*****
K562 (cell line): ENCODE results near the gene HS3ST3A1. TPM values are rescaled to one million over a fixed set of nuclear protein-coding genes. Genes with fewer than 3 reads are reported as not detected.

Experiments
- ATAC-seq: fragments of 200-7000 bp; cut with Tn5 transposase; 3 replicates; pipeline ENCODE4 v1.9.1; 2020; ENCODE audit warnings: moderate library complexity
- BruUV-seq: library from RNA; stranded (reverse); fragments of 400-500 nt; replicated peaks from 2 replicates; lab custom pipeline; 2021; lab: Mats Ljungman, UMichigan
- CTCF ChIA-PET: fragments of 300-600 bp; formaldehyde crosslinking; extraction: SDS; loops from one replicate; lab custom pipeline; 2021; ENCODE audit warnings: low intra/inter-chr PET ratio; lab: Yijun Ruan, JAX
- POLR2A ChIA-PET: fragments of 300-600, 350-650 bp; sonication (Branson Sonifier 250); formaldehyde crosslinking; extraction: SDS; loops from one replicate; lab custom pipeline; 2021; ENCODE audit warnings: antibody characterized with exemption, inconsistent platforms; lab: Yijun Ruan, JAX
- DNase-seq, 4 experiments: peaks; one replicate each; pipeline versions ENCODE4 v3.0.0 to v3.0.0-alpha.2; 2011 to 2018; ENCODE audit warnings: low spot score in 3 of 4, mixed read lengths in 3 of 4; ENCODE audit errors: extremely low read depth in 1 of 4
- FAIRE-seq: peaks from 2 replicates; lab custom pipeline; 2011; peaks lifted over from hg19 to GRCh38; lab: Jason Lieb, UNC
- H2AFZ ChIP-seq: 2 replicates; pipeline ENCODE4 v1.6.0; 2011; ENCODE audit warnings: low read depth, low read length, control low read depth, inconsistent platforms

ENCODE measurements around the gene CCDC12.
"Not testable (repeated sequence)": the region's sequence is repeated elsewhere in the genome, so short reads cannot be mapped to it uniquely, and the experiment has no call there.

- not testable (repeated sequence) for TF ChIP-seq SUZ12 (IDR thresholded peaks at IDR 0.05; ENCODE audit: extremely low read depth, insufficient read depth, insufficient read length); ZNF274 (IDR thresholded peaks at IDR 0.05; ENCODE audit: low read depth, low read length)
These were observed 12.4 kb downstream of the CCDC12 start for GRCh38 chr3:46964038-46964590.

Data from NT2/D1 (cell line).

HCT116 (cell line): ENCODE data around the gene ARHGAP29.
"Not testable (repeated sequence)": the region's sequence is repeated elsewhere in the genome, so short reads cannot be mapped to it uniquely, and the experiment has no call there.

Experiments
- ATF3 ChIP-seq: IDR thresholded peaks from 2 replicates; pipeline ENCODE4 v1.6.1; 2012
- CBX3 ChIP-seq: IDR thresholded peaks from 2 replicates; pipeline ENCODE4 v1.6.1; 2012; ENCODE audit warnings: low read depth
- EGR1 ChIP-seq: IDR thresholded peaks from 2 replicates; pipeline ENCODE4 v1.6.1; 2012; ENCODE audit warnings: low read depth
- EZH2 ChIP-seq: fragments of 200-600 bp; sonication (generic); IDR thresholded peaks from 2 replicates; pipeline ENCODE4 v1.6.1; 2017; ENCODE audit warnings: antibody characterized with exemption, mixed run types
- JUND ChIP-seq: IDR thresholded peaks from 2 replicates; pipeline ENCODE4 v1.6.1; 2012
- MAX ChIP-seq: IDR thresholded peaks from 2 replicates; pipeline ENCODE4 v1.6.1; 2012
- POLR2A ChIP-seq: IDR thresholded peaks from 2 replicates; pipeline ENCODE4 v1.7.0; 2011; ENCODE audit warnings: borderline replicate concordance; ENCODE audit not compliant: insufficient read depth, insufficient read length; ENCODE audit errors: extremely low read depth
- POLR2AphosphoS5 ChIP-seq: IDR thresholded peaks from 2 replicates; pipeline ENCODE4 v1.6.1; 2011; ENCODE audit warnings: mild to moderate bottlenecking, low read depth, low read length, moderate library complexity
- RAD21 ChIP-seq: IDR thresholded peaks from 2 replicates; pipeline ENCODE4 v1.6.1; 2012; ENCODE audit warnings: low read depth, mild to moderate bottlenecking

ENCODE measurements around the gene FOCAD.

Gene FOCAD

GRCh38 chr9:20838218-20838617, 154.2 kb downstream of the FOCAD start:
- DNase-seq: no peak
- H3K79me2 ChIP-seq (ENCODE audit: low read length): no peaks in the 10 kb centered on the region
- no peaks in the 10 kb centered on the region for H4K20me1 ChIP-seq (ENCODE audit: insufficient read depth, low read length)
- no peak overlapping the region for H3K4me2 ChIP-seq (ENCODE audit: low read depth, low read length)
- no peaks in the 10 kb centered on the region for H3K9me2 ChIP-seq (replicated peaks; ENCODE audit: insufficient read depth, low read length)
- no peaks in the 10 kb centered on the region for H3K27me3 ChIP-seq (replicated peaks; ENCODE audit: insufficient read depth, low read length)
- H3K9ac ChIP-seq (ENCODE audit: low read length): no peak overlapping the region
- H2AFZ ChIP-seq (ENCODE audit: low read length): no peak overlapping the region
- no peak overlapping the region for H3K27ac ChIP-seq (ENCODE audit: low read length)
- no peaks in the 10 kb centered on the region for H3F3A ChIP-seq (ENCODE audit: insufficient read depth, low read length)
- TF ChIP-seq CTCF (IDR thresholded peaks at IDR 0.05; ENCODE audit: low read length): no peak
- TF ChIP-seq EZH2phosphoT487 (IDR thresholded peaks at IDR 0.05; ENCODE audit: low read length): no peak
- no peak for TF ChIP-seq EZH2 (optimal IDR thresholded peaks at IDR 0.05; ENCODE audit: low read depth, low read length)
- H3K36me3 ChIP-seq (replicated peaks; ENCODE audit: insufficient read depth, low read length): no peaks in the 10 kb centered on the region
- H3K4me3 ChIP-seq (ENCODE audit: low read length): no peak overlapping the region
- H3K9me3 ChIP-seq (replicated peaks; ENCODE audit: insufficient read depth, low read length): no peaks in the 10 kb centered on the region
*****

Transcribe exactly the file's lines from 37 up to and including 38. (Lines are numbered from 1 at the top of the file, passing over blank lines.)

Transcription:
- H2AFZ ChIP-seq (ENCODE audit: low read length): no peak overlapping the region
- no peak overlapping the region for H3K27ac ChIP-seq (ENCODE audit: low read length)